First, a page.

Campbell Scientific offer a range of solutions for flood warning, ranging from simple systems measuring the height or flow of a single water course to more complex systems that take additional parameters into account - rainfall, soil moisture, barometric pressure, temperature and relative humidity. Stations can be stand alone or part of a network.
We can conduct a site survey, install and configure the system and provide ongoing maintenance and calibration*. Using our Konect Data Management service we can even collect the data for you and display it via the internet. Konect also provides automated warning alerts by SMS, synthesised voice or email
Of course if you would rather collect and display the data yourself we offer a wide choice of communication options including GSM and GPRS, network, fixed line, RF radio and satellite.
Stations are able to control external devices including audible and visual alarms or pumps and gates automatically via relays triggered either by a measured event or set time.
*Site surveys, installation and maintenance are location dependentSaber más
La mayoría de los sistemas que comercializamos son personalizables, adaptables a sus necesidades. Díganos que necesita y le ayudamos a configurar el sistema de medida que se ajuste a sus necesidades.
Our ALERT systems match all standard ALERT protocols, including ALERT2. Our dataloggers, proven in thousands of applications worldwide, provide multiple types of inputs (pulse, analog, SDI-12, and others), which allow you to use almost any type of water-level sensor (including pressure transducers, shaft encoders, bubblers, and ultrasonic distance sensors). The onboard algorithms are able to calculate hourly and daily minimums, maximums, averages, totals, flow, or any other statistical value. These values can be stored onboard the system, providing you with a backup of the data. A solar panel provides continuous charge to the battery for your extended, unattended monitoring needs.
If you need additional sensors to measure soil moisture, water quality, or meteorological conditions, it is easy to integrate them. We can upgrade older systems—even those from other manufacturers—with the latest datalogger and transmitter, often allowing you to use the same sensors and standpipe or enclosure.
The added performance of ALERT2 systems makes them a logical choice for new systems and for upgrading existing networks. The main advantage is the ability to have larger networks and greatly reduced data loss. When you upgrade an older ALERT network to ALERT2, you don't have to update the complete system all at once. Rather, you can complete the upgrade in phases to ease the cost and labor burdens. All the other functions and features of the original ALERT systems are still available with ALERT2.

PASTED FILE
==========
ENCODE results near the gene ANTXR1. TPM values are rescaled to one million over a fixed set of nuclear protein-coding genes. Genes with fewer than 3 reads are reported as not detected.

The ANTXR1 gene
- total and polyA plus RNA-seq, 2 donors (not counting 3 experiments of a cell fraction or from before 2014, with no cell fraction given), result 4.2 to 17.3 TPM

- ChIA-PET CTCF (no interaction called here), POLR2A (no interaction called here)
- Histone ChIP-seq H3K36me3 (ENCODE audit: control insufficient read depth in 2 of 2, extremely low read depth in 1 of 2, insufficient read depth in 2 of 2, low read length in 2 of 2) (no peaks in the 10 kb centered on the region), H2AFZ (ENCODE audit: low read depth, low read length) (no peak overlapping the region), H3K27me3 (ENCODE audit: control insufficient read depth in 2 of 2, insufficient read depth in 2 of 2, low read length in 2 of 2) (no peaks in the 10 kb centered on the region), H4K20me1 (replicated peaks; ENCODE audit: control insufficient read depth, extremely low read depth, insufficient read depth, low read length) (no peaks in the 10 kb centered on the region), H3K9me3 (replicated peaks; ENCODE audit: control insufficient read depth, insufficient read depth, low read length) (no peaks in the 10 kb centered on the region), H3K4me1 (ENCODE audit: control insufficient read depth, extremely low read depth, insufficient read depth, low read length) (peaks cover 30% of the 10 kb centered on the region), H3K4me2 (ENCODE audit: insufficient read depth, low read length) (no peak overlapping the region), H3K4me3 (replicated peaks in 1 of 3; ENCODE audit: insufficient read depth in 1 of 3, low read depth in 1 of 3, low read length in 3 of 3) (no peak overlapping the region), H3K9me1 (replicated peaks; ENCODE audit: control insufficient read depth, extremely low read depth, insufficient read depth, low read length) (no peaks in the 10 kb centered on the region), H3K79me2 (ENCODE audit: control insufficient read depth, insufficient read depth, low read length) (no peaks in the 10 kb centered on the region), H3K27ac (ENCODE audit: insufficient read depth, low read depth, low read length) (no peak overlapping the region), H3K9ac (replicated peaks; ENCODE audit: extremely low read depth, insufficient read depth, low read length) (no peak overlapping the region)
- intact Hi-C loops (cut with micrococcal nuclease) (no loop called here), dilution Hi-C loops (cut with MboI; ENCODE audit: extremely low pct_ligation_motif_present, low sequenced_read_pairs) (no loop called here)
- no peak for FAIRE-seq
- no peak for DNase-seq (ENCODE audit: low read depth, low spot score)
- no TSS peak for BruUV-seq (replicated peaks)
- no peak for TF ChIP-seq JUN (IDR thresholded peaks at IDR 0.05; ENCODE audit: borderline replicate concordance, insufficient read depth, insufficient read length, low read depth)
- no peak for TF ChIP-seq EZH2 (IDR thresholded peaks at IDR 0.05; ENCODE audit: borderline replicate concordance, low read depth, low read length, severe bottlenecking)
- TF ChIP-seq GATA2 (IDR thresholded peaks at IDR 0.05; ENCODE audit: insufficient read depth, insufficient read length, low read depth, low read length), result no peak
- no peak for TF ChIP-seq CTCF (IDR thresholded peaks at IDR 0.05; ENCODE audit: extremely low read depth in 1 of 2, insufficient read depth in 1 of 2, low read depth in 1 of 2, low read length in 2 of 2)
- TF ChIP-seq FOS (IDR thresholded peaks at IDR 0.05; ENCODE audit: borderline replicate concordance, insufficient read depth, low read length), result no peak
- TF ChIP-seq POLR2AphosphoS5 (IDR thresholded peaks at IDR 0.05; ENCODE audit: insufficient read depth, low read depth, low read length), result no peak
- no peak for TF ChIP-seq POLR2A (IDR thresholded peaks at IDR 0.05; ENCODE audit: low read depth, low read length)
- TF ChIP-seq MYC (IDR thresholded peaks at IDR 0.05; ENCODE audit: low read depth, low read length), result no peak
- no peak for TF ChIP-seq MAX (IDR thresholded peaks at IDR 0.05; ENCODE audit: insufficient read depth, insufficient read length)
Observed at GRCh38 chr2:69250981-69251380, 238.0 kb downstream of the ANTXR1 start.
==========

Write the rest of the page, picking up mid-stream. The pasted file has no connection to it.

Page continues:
Campbell Scientific equipment has been used for some of the largest and most widely used ALERT2 networks in the country. For an example of the performance of these systems, read the "Texas: Transitioning to ALERT2" case study.
Note: ALERT2 is a trademark of the National Hydrologic Warning Council.
Our hybrid systems consist of an ALERT system integrated with additional sensors and communications peripherals. One or two radio frequencies can be used, depending on your needs. With a single frequency, two-way communications are avoided during storm events to allow more bandwidth for one-way ALERT communications. You may, however, choose to use two frequencies: one for ALERT and the other for a fully functional, two-way communications network. This provides the following inherent advantages:
If you are able to measure additional parameters at your ALERT site, or to integrate ALERT capabilities with another type of measurement site, it may be easier for you to collaborate with another organization. Collaboration may help keep your costs down.
A flood warning network that uses LoggerNet software takes advantage of two-way RF communications and the latest in network management software. LoggerNet is a client/server software program used for managing large networks of monitoring stations. A LoggerNet-based system is a viable solution for flood warning applications for two reasons:
When a "send data" command is broadcast to a group of remote stations, the stations transmit predefined data to the LoggerNet server in their own time window. Transmission windows can be as short as 100 ms, allowing multiple sites to be polled per second. As the data is collected, LoggerNet clients access it from LANs or via the Internet, making the data available to multiple users or agencies in near real time.
To meet your application's specific needs, you can combine other resources and communications options with flood warning systems. It is common for local governments to combine resources to obtain the best possible system. In other situations, federal agencies are involved, which increases system coverage and robustness, and even helps with the budget. For example, GOES satellite transmitters can be added to stations to provide automated data archival through the National Weather Service (NOAA/NESDIS) and the U.S. Geological Survey (USGS). Multiple-purpose data-collection systems bring to bear the resources and expertise of environmental data experts.